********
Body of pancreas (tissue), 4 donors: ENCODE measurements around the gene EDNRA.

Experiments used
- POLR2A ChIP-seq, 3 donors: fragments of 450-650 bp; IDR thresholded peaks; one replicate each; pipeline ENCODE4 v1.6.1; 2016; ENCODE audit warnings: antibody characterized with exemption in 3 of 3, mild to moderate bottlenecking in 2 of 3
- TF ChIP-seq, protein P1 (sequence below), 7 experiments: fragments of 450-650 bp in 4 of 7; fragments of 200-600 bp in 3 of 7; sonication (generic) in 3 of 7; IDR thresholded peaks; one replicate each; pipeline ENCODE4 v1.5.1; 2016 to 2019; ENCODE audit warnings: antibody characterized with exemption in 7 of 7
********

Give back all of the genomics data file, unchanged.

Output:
Body of pancreas (tissue), 4 donors: ENCODE measurements around the gene EDNRA.

Experiments used
- POLR2A ChIP-seq, 3 donors: fragments of 450-650 bp; IDR thresholded peaks; one replicate each; pipeline ENCODE4 v1.6.1; 2016; ENCODE audit warnings: antibody characterized with exemption in 3 of 3, mild to moderate bottlenecking in 2 of 3
- TF ChIP-seq, protein P1 (sequence below), 7 experiments: fragments of 450-650 bp in 4 of 7; fragments of 200-600 bp in 3 of 7; sonication (generic) in 3 of 7; IDR thresholded peaks; one replicate each; pipeline ENCODE4 v1.5.1; 2016 to 2019; ENCODE audit warnings: antibody characterized with exemption in 7 of 7